Funeral held for woman killed in Calif. synagogue shooting

A funeral service was held Monday for the woman killed when a gunman opened fire at a synagogue in southern California Saturday. Mourners packed the Chabad of Poway synagogue to honor the memory of Lori Gilbert-Kaye. The crowd included Rabbi Yisroel Goldstein, who was wounded in the shooting, and others who lived through the terror.

On Monday, the FBI acknowledged at least one tip came in about five minutes before the attack about a threatening post on social media. But there were no specifics on who or where. The FBI said the shooting occurred before they could identify a suspect.

It’s still unknown what motivated the alleged gunman,19-year-old John Earnest, to enter the synagogue armed with an assault rifle and plans for a massacre, but he is being charged with a hate crime. The suspect’s family released a statement, reading in part: “How our son was attracted to such darkness is a terrifying mystery to us… Our heavy hearts will forever go out to the victims and survivors.”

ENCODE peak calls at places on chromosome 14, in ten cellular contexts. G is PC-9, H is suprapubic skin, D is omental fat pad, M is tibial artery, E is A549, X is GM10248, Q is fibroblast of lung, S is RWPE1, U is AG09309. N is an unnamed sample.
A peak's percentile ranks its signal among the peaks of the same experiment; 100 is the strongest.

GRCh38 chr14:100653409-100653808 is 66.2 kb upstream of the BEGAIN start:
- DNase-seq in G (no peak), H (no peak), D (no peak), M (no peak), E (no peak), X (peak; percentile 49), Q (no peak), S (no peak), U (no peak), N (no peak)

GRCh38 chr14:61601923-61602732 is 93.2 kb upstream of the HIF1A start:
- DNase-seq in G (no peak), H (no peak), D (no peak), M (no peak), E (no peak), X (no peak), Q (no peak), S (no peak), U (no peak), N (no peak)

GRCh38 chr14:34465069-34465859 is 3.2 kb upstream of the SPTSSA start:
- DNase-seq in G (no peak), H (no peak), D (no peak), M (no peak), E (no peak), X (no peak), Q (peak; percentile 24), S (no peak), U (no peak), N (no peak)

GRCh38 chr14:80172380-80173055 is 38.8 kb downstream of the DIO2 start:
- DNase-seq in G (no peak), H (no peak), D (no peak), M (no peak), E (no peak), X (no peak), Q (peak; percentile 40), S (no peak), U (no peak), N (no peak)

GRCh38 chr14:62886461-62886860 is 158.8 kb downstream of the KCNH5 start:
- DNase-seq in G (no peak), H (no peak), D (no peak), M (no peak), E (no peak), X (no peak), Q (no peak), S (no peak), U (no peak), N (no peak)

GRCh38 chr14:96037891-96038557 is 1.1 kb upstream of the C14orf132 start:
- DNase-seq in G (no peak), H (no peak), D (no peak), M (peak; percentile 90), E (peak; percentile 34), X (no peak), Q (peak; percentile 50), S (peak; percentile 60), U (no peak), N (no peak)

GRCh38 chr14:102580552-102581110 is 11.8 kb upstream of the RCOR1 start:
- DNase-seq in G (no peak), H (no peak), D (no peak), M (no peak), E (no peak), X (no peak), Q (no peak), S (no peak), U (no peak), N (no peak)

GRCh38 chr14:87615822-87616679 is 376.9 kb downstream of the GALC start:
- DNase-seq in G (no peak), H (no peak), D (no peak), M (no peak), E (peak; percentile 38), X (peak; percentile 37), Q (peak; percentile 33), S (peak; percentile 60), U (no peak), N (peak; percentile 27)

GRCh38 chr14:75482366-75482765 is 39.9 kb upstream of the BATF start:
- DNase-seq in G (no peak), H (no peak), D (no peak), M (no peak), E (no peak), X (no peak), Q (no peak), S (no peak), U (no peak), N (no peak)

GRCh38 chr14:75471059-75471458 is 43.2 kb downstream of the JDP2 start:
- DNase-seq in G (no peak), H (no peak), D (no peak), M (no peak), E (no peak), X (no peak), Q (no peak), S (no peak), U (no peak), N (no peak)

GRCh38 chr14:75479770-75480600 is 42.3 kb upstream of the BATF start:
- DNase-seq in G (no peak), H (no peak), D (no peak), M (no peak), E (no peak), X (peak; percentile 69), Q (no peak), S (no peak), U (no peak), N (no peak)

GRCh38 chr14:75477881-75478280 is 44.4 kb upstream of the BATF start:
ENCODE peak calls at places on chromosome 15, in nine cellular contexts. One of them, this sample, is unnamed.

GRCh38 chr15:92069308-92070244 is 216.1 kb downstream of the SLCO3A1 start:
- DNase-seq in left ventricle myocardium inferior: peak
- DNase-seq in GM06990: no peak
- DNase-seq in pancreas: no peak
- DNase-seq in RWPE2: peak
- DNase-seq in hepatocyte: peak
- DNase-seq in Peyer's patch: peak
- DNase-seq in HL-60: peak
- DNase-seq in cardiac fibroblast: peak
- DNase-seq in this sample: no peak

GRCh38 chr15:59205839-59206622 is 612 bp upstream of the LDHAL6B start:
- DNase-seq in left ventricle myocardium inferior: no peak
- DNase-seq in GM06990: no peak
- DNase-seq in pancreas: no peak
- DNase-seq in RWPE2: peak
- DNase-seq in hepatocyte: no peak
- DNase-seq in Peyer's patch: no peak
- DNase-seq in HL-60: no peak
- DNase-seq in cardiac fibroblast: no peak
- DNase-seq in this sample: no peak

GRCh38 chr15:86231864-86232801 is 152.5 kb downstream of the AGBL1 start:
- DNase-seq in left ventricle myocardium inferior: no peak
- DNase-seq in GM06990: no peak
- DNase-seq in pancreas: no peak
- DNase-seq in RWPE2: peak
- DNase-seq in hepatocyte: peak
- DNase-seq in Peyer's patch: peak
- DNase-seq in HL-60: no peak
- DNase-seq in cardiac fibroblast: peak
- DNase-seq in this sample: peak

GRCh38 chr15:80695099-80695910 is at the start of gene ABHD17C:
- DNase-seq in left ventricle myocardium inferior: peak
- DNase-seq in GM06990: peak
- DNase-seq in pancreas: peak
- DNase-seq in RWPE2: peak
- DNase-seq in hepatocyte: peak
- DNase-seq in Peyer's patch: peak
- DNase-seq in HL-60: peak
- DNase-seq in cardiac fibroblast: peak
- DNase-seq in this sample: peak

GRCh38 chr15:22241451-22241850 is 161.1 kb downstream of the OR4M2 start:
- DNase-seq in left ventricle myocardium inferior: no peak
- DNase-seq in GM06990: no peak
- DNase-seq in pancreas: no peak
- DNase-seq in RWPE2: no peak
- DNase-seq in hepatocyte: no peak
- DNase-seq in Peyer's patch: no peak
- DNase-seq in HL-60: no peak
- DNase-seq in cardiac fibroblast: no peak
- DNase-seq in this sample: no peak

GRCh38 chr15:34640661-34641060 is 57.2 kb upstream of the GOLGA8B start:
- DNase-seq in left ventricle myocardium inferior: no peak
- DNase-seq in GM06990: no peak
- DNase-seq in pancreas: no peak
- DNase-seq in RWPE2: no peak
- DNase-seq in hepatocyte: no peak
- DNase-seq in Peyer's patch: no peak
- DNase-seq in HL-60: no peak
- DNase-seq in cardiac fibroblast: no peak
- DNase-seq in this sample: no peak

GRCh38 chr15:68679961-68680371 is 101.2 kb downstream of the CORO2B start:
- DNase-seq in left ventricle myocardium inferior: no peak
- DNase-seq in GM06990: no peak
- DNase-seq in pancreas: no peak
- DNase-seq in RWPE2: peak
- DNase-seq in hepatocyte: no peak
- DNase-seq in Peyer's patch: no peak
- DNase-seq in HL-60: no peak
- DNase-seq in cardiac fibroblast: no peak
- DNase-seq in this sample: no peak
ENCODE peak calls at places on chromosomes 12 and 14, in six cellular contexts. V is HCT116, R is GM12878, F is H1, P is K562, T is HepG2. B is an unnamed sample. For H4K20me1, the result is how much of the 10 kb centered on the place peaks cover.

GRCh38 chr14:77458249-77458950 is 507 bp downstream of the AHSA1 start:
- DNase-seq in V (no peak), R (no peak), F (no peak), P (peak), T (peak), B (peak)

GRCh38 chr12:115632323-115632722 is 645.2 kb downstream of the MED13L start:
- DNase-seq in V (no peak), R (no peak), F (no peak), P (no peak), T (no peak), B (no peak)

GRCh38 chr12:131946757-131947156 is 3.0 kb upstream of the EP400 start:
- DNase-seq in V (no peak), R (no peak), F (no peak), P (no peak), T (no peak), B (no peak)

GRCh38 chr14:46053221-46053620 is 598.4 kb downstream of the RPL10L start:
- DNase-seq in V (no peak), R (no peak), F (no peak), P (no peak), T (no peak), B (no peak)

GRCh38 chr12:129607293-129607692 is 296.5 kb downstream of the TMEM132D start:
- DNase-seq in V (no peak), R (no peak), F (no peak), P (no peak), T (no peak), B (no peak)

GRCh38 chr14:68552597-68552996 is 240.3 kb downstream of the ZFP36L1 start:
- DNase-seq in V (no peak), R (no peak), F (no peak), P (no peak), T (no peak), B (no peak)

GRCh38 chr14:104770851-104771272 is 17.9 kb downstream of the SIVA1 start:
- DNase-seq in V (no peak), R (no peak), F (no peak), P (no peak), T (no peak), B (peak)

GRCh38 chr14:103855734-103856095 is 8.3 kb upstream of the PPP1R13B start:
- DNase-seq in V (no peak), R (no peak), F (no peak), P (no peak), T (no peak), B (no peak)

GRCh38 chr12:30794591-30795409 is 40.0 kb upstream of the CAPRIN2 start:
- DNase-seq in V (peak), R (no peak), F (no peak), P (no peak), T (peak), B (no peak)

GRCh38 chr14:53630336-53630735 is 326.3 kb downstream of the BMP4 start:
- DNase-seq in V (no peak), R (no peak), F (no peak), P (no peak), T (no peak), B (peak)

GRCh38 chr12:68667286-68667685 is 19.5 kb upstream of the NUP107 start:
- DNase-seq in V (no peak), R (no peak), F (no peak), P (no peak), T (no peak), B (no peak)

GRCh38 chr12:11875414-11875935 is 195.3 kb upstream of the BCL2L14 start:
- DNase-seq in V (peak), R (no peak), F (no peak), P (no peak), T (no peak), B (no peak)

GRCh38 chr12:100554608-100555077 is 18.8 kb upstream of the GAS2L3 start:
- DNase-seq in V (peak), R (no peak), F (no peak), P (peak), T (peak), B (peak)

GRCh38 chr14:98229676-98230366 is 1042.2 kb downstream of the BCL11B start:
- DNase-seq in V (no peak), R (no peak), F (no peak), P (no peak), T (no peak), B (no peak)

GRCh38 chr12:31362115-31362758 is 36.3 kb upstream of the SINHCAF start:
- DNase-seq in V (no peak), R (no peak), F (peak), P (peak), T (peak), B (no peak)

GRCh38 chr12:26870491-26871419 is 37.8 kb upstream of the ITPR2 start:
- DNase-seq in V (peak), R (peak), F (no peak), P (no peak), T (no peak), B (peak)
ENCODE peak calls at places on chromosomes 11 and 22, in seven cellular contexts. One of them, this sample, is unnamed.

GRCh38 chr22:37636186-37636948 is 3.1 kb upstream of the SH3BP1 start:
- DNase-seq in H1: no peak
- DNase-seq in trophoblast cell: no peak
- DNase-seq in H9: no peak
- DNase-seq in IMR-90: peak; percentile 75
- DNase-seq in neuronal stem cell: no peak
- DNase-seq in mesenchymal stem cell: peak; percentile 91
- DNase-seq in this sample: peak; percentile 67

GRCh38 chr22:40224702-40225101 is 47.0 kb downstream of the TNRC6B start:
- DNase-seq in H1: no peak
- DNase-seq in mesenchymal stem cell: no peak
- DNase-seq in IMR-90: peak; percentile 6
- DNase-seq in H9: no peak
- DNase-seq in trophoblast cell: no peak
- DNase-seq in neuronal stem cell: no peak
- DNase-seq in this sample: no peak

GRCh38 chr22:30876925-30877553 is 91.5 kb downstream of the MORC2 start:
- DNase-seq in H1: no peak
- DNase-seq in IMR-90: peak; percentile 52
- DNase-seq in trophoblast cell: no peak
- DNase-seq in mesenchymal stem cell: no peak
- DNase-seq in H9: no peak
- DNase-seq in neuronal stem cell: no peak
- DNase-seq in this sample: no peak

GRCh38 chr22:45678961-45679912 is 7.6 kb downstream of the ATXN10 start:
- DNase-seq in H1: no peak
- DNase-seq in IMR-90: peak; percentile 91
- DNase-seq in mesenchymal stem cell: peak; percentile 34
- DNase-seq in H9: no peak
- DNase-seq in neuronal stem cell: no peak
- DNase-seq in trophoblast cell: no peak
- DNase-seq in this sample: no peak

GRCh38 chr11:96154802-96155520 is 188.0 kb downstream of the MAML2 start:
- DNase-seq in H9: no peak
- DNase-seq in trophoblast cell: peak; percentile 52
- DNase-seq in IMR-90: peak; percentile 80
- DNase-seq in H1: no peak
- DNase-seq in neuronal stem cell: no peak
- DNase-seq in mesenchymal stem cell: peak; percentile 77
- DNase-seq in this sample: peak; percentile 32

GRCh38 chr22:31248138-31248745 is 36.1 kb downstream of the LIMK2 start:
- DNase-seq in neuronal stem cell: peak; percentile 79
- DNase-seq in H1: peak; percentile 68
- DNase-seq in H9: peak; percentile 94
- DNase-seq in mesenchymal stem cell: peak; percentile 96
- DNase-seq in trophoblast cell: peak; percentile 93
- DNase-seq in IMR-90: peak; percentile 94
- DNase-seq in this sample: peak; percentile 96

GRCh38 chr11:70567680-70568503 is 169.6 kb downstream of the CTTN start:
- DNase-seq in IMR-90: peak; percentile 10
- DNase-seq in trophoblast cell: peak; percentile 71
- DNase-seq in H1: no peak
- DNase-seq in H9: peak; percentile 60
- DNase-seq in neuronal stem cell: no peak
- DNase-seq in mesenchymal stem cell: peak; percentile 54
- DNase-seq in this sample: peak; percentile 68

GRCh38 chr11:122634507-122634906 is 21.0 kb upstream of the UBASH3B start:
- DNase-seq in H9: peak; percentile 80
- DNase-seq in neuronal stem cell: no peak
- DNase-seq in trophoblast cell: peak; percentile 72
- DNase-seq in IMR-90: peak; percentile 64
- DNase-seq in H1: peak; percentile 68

“I was centimeters away from being shot from this monster, from this terrorist, this deranged, sick, hateful person. There is no redemption for this,” said Rabbi Goldstein.

8-year-old injured in Poway synagogue shooting: “It was very, very scary”

The attack could have been far worse were it not for heroes like Oscar Stewart, a military veteran who served in Iraq.

“I heard someone yell, ‘Run! Get out!’ I stopped midway, mid-step, turned around and went towards the gunfire. I yelled at him as loud as I could, he dropped his weapon and I gave chase. They say I saved lives. I don’t know if I saved any lives, I just did what I did,” Stewart said.

Then there was the face of courage and defiance in the youngest victim, 8-year-old Noya Dahan, who was struck in her face and leg by shrapnel.

“You don’t have to go through it, any age, any time, because you’re supposed to live life, you’re not supposed to live hate,” she said.

Since the attack, there’s been an outpouring of support from the community. One moment captured it perfectly, when Poway’s mayor approached Rabbi Goldstein, and said the only words that needed to be said: “We love you.”

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